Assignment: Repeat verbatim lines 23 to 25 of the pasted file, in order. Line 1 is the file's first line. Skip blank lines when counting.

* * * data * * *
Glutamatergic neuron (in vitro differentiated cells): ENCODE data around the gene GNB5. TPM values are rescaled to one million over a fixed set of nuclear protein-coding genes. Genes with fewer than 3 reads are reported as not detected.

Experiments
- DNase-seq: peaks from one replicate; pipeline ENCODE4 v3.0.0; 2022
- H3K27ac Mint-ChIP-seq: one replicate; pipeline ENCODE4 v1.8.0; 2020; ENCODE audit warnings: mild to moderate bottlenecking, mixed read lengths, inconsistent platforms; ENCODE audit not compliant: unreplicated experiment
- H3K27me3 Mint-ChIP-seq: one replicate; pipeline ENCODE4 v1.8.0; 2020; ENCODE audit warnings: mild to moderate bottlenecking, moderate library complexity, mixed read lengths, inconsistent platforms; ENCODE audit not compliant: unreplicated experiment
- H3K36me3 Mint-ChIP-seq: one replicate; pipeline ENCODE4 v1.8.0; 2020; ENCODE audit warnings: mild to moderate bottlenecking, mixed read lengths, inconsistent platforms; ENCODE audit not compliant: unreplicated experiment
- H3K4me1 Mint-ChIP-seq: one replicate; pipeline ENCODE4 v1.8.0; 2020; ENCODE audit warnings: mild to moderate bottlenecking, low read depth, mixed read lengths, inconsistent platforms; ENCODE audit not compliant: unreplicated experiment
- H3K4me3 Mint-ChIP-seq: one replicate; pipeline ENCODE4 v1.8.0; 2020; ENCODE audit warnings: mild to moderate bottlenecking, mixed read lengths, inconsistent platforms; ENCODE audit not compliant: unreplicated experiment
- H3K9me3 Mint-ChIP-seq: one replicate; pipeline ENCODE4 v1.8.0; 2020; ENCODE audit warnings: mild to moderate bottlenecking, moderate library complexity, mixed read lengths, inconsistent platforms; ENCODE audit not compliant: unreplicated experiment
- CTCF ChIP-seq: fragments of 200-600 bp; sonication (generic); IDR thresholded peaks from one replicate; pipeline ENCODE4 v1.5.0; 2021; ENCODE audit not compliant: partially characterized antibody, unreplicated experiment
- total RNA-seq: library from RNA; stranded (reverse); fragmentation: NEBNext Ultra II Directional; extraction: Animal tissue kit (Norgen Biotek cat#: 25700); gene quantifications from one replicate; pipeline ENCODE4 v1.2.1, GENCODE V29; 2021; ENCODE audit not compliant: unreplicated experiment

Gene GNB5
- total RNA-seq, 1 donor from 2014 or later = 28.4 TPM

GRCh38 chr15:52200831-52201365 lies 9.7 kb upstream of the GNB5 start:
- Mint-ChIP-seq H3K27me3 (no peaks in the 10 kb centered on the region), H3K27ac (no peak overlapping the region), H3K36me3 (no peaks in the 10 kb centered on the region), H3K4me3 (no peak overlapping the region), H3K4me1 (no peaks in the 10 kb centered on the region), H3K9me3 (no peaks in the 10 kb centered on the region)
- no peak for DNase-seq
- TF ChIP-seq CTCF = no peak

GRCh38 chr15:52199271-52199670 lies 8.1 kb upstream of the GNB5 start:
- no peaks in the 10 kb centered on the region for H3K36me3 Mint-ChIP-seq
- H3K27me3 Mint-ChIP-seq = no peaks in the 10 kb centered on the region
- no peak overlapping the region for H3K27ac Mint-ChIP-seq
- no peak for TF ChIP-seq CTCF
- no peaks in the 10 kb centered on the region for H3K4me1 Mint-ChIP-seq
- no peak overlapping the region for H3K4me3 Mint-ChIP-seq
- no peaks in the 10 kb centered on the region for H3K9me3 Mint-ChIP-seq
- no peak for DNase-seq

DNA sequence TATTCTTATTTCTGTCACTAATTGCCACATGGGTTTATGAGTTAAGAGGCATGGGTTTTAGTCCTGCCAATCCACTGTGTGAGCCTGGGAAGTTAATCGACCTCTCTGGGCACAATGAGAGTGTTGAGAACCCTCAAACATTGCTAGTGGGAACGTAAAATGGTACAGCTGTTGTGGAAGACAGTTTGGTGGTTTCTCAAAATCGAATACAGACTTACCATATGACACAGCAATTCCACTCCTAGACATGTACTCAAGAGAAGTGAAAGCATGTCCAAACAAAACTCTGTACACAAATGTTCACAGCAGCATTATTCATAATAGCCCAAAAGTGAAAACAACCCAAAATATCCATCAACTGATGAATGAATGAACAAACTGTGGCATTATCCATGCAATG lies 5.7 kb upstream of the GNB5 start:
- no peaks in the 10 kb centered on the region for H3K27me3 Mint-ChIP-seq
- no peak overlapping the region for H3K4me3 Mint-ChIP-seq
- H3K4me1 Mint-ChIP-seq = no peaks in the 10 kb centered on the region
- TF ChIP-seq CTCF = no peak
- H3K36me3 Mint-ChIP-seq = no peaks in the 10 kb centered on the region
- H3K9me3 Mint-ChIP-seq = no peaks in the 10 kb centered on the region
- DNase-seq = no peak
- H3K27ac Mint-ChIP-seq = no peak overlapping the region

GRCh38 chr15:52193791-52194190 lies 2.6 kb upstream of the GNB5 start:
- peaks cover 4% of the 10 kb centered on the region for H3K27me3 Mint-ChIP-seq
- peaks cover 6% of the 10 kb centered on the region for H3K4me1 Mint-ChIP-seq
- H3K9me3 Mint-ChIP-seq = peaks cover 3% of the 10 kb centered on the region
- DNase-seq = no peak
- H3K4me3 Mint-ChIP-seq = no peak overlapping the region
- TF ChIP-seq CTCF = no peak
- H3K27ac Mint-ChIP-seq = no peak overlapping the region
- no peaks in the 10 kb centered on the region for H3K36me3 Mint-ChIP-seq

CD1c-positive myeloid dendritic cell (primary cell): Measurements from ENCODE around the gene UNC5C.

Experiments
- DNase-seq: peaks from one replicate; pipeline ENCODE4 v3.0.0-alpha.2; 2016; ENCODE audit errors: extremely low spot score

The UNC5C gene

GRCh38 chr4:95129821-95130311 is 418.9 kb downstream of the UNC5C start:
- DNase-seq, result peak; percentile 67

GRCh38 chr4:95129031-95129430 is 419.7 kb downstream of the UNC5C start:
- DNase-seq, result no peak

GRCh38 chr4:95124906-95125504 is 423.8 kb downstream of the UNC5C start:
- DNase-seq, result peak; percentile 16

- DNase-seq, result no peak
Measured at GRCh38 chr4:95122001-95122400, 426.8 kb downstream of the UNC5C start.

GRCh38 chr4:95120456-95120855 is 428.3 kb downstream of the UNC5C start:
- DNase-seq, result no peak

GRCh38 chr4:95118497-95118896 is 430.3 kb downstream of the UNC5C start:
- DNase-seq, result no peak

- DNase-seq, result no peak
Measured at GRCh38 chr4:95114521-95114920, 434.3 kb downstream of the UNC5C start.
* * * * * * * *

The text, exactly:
- no peaks in the 10 kb centered on the region for H3K4me1 Mint-ChIP-seq
- no peak overlapping the region for H3K4me3 Mint-ChIP-seq
- no peaks in the 10 kb centered on the region for H3K9me3 Mint-ChIP-seq